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In discussing the recent federal funds oddities, there was some discussion of when the FDIC would start to charge banks for insuring fed funds transactions.

It turns out that the effective date is no longer Nov. 13, but Dec. 5. Via Wrightson-ICAP:

The FDIC has extended the free coverage period for overnight maturities for an extra three weeks while it decides how best to handle guarantees in that sector. We don't think any final decisions have been made

There are three things the FDIC could conceivably do: 1) scrap the fee altogether 2) lower it 3) keep it the same. Most market participants would probably prefer the first two, and the fact that the FDIC pushed back the date hints they might be leaning in that direction as well. The main issue is that assessing a fee on fed funds transactions (for those institutions that opt to stay in the FDICs temporary program), counteracts the benefits of paying interest on excess reserves.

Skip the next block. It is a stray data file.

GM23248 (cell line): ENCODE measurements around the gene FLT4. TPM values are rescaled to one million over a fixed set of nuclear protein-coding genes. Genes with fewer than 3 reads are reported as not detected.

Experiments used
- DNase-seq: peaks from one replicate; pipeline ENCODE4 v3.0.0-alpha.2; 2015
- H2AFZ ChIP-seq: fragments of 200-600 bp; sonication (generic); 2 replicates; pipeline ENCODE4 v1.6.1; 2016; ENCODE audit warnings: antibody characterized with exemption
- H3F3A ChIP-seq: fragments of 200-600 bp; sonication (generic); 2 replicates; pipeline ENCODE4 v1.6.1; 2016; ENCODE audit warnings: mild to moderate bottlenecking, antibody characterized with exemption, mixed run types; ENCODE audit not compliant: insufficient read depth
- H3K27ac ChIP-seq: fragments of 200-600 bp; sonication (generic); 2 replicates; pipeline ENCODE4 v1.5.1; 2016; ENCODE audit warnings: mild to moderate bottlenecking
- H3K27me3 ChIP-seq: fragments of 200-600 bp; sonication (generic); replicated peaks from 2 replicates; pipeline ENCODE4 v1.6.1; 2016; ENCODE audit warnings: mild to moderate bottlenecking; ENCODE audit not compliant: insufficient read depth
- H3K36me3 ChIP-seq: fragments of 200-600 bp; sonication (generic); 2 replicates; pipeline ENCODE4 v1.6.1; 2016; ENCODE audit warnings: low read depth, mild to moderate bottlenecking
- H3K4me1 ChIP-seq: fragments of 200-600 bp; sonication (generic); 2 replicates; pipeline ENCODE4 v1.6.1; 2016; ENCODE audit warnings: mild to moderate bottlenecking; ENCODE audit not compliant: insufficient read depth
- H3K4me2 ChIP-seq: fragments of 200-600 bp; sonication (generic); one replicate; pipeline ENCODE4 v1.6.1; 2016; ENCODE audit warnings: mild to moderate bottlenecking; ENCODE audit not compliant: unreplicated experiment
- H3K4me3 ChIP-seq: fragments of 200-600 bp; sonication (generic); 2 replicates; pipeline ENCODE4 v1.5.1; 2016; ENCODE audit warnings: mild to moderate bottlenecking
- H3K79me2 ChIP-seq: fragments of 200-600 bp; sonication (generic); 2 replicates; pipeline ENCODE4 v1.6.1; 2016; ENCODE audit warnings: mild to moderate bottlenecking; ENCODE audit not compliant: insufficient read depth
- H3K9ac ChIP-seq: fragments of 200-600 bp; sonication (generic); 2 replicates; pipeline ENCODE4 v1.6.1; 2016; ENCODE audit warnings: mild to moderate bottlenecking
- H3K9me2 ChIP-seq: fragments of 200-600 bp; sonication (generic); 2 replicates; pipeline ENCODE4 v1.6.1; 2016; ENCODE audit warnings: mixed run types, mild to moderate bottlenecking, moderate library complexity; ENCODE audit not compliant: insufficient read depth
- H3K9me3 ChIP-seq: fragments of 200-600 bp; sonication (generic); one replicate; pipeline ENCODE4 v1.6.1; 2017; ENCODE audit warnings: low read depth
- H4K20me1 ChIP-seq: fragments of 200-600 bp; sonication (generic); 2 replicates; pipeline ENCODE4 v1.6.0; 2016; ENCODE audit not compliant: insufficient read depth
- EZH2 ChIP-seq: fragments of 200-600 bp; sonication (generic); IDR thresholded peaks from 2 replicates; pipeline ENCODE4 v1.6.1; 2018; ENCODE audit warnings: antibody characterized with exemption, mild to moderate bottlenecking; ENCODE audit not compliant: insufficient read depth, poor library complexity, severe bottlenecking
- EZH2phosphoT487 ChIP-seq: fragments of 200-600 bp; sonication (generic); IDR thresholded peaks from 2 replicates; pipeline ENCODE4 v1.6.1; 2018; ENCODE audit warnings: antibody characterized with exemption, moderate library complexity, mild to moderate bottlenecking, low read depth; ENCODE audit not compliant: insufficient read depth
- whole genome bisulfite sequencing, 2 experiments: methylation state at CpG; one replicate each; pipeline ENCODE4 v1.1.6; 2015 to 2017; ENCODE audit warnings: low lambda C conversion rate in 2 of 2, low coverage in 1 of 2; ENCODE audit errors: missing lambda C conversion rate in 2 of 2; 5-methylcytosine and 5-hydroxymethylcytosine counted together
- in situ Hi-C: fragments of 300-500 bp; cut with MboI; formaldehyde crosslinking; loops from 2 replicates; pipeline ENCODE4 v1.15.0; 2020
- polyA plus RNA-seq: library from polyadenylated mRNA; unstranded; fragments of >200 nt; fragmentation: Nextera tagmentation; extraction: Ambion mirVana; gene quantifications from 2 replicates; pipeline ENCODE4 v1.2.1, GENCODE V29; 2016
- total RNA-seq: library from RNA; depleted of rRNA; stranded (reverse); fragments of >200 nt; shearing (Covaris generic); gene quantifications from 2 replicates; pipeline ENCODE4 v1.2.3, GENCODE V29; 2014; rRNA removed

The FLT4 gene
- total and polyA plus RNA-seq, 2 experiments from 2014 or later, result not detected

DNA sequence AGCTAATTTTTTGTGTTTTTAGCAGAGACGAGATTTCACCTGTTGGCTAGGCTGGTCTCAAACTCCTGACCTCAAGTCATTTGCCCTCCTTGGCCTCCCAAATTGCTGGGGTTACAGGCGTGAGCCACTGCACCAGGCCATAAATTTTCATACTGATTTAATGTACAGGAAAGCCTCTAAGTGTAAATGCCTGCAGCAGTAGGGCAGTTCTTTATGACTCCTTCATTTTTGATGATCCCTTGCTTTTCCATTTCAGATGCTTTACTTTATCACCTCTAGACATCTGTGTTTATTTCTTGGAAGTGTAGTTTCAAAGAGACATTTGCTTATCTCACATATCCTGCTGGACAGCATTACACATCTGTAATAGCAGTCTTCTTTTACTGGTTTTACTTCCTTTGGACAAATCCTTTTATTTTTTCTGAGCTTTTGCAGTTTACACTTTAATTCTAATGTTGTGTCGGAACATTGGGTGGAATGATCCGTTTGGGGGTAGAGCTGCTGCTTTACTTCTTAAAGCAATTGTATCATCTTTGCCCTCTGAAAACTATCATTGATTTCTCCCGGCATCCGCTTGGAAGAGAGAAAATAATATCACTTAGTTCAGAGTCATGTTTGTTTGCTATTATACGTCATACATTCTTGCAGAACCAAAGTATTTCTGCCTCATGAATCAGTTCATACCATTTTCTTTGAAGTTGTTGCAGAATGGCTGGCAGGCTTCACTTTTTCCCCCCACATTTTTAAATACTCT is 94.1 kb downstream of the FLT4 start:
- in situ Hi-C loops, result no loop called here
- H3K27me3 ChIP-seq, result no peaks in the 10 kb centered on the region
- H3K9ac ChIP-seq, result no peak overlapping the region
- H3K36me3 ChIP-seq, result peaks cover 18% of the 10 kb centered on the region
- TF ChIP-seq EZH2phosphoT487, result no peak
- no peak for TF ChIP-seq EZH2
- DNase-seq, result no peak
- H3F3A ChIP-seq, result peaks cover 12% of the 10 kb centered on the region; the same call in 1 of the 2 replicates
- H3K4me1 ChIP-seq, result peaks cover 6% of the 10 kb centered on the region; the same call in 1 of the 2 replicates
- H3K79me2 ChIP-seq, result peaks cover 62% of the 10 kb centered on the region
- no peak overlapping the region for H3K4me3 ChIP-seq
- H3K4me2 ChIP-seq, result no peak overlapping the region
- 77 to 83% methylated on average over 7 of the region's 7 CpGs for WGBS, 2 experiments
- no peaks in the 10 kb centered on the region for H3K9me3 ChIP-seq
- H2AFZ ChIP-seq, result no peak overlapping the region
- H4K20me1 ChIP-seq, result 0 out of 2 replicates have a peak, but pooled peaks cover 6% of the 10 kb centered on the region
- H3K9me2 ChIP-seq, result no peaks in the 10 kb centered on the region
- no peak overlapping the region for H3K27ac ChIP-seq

And now a correction: In the comments to a previous post I said that the FDIC fee on fed funds would be charged to the issuer. That is not the case, the fee -- if the FDIC does not scrap it --  will be assessed on the purchaser.

Speaking of fed funds, the effective rate has crept higher over the last two sessions though is still far below the one percent target rate, and this situation will likely continue as the Libor continues its descent.

Source: FDIC Debt Guarantees Extended - What Are the Fed's Options?